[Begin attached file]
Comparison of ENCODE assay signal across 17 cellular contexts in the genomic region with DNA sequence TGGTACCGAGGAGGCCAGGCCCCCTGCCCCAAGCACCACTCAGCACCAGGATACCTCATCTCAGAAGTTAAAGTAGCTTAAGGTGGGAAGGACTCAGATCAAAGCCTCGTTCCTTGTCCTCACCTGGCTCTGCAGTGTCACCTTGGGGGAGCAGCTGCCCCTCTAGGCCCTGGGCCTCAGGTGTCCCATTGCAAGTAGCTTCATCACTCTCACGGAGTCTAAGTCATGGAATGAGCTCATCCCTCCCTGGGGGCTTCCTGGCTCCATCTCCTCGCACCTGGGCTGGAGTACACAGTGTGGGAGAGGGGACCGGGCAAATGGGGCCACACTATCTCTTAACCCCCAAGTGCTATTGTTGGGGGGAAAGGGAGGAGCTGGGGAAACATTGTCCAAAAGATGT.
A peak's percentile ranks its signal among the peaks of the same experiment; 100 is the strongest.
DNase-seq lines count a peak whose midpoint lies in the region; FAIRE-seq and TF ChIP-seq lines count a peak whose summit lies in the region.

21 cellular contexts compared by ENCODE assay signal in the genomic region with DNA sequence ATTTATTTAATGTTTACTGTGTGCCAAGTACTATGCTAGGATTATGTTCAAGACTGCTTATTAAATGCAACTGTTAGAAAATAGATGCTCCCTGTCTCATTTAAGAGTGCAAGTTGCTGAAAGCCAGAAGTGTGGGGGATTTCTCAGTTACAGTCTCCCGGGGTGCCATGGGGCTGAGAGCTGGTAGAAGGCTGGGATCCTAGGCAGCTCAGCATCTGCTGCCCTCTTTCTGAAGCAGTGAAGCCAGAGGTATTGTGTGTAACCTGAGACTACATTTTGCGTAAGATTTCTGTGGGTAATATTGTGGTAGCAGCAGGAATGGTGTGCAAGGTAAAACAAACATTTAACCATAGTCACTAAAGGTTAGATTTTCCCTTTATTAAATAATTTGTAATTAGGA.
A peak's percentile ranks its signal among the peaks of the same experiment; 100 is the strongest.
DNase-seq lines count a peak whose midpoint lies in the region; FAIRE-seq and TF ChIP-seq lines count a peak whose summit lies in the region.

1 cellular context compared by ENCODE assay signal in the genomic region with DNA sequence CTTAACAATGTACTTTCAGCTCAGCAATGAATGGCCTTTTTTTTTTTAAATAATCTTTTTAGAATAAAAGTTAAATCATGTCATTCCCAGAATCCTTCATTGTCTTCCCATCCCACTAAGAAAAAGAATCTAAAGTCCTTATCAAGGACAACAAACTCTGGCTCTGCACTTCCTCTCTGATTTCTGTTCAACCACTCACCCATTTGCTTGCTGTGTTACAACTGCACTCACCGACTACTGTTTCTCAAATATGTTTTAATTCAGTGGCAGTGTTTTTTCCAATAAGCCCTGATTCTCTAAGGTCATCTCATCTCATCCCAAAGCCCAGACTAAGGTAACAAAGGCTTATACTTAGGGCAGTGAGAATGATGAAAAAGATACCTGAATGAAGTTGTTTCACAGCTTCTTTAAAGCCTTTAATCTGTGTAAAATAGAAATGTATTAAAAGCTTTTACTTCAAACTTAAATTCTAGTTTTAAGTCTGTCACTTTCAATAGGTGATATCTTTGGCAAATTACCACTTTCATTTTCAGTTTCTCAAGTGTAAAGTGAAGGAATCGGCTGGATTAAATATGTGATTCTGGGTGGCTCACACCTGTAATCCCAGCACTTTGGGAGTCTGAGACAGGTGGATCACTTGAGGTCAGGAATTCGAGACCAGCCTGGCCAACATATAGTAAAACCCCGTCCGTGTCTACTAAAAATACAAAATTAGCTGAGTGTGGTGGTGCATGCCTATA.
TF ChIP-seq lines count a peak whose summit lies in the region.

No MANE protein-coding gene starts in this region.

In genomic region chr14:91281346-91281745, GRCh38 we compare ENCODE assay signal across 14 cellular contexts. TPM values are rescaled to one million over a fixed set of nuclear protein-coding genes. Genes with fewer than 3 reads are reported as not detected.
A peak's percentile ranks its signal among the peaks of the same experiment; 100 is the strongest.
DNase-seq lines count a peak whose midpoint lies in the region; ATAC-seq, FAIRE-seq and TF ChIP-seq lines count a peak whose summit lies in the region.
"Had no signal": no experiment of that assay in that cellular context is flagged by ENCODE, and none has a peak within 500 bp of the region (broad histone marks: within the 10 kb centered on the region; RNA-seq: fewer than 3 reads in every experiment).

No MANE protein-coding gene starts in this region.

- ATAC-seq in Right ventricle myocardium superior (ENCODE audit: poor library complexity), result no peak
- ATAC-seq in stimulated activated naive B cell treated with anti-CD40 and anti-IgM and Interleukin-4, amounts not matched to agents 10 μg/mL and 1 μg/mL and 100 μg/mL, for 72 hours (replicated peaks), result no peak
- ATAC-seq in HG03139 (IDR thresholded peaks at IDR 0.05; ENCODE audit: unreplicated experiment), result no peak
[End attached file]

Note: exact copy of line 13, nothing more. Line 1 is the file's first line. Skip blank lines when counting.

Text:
"Had no signal": no experiment of that assay in that cellular context is flagged by ENCODE, and none has a peak within 500 bp of the region (broad histone marks: within the 10 kb centered on the region; RNA-seq: fewer than 3 reads in every experiment).